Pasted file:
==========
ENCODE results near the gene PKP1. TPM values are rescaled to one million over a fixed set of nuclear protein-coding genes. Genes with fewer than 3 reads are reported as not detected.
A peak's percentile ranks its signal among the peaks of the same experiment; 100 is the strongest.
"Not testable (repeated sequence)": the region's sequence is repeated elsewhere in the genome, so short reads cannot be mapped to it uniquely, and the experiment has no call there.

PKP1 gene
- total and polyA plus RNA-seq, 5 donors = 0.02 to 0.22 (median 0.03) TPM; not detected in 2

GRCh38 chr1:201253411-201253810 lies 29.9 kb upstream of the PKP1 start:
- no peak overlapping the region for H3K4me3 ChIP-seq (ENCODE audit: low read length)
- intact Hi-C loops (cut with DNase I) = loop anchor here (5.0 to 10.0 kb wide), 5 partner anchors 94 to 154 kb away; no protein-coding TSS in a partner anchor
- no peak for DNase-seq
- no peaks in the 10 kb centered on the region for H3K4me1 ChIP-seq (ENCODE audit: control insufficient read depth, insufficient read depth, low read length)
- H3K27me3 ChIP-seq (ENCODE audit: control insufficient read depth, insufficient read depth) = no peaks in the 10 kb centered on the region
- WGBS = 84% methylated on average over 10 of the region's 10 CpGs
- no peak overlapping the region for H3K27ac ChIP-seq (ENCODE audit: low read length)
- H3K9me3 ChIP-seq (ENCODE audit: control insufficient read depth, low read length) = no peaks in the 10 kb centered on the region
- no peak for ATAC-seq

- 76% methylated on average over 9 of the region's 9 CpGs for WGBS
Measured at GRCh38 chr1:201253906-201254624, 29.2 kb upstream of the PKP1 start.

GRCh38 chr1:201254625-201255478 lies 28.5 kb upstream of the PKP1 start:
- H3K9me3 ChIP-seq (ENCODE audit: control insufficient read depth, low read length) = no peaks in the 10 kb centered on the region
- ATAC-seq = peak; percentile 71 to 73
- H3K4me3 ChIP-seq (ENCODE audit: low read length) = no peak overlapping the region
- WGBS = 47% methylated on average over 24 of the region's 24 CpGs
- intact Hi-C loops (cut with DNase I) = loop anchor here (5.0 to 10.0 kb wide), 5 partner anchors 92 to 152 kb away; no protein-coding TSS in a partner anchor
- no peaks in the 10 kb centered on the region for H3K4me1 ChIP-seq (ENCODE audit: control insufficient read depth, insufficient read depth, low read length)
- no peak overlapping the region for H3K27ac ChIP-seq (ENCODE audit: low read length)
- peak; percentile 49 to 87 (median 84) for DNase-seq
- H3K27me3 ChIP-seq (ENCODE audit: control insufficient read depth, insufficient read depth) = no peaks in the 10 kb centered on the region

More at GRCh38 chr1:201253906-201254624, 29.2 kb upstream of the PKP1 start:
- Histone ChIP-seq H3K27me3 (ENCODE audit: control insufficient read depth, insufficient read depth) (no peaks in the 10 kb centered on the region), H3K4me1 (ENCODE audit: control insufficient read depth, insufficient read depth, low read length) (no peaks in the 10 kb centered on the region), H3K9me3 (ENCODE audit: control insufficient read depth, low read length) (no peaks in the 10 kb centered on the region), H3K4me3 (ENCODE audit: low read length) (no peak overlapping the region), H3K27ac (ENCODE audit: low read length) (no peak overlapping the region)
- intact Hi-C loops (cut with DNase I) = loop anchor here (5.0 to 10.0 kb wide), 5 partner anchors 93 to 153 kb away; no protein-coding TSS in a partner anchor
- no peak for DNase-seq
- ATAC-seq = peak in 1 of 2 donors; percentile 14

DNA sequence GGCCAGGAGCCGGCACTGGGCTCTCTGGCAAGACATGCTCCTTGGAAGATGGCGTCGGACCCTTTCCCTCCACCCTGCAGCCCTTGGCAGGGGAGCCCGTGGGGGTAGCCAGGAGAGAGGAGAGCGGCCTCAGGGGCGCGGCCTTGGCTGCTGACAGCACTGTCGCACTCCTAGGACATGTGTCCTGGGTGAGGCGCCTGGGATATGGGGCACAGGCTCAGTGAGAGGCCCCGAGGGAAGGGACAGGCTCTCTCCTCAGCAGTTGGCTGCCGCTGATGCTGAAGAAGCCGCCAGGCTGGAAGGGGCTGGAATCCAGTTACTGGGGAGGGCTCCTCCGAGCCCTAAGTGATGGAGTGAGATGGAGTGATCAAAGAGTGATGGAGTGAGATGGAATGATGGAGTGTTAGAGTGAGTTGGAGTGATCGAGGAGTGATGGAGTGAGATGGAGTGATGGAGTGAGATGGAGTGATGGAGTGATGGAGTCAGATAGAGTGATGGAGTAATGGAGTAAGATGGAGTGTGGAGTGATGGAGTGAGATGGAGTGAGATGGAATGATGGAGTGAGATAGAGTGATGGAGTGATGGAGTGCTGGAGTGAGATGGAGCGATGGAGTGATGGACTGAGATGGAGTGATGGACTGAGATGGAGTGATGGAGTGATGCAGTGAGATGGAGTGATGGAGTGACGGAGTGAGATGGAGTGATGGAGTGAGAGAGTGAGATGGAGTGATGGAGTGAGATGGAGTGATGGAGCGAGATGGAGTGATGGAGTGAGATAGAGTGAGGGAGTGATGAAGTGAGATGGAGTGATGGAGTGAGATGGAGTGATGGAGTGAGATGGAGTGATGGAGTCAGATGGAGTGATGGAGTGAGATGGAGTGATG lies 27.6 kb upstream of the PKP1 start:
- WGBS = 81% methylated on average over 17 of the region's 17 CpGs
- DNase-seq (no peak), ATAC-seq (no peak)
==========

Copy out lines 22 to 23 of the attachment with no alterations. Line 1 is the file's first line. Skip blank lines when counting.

- WGBS = 47% methylated on average over 24 of the region's 24 CpGs
- intact Hi-C loops (cut with DNase I) = loop anchor here (5.0 to 10.0 kb wide), 5 partner anchors 92 to 152 kb away; no protein-coding TSS in a partner anchor